Here's comes the housing recovery, finally, and so here also come the critics.
Don't get me wrong, as far as economic recovery goes, this one's pretty weak.
Heidi Moore at the Guardian gives perhaps the best overview to the argument that the recovery is failing consumers in general:
"A recovery allows real estate agents and banks to tell Americans that they can't borrow money for the home they want, that they can't participate in the housing market, while wealthy private investors scoop up as much as they can," Moore writes. "A recovery allows lawmakers to pretend that their destructive policies of deficit cutting and austerity were productive, rather than destructive."
Moore, by extension, would also presumably argue that quantitative easing is one of these destructive policies. The reasoning that as the Fed pulls out, and interest rates rise, mortgages will fall off a cliff — thus exposing this phony housing recovery as the bubble it almost so clearly is!
A recent report from Fitch Ratings backs up the issues Moore is reporting.
The two, taken together, is perhaps the clearest example of the non-housing recovery I've read yet. And I still disagree.
From the perspective of the homeowner, mortgages are hardly a mechanism for driving consumer confidence building. Anyone who's bought a home would agree. The thing that still rubs the wrong way, is that while fundamentals improved to the point of driving investor confidence, little is done to improve the mortgage applicant's experience.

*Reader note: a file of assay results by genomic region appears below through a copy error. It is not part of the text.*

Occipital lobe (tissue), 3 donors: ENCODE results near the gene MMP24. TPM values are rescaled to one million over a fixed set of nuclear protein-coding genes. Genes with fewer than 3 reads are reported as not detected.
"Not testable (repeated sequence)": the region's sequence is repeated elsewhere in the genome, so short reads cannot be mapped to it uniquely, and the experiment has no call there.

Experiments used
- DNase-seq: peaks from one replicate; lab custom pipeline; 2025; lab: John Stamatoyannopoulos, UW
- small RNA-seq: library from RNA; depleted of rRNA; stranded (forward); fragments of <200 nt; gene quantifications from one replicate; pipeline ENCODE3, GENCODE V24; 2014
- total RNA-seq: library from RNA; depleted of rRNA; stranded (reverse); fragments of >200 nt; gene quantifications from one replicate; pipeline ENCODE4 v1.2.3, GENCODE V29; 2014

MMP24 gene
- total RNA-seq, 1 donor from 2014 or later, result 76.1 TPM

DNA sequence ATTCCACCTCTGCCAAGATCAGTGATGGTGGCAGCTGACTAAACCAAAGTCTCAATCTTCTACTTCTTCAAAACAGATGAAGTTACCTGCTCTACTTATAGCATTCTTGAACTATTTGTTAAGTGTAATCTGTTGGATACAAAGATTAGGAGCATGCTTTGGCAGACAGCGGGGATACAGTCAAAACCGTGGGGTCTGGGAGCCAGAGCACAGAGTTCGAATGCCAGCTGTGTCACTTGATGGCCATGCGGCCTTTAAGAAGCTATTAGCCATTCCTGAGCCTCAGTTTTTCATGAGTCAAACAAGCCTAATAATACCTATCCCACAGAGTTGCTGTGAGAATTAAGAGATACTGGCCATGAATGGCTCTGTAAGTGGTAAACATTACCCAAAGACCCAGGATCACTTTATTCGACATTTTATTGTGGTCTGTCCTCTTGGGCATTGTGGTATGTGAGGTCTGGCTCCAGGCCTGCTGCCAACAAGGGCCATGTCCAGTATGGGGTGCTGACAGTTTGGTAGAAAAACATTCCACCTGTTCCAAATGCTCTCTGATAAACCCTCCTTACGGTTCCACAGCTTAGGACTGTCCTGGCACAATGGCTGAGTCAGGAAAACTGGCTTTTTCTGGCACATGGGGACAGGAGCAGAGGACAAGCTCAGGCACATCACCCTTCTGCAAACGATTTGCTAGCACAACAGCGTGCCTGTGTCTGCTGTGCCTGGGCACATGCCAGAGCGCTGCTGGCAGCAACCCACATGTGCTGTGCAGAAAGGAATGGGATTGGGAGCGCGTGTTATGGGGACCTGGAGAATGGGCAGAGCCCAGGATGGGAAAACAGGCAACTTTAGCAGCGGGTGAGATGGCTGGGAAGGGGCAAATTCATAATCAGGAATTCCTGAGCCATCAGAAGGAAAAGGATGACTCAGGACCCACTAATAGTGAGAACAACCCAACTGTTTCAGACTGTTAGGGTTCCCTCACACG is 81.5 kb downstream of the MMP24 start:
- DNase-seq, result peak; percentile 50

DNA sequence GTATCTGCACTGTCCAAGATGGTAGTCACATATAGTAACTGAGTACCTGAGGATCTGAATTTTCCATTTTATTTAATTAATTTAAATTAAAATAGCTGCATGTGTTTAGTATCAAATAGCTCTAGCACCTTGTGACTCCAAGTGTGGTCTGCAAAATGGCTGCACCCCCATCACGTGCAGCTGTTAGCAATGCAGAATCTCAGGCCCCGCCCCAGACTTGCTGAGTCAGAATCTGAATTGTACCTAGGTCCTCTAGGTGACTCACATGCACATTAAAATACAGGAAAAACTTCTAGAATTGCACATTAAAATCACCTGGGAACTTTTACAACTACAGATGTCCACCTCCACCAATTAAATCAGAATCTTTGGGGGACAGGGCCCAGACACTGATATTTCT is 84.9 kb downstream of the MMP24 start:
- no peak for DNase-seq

Moore is right to criticize. Consumers deserve more. Truthfully, this is not the kind of recovery that will benefit the consumer, for now. And there are other concerns about the return to risk.
The recent run-up in the market has led to a resurgence of the type of loan notseen since the end of the housing boom- cash out financing.— Jesse Colombo(@TheBubbleBubble) May 29, 2013
However, as Mike Simonsen of Altos Research points out in a blog post, the Fed tapering and subsequent rising interest rates will not automatically spell disaster:
Low-but-rising rates actually stimulates demand for people who had not yet seriously committed to buying a home. Because we’re in a supply-constrained market, this extra demand goes right to the prices of the homes available for sale
Furthermore, since this recovery is most beneficial to the institutional investor base, it is important to note macroeconomic risks are being priced in.
Are there bad bets being made? Sure. Are some markets overheated and in need of downward correction? Of course.
But heavy-handed early criticism at this point feels simply overwrought.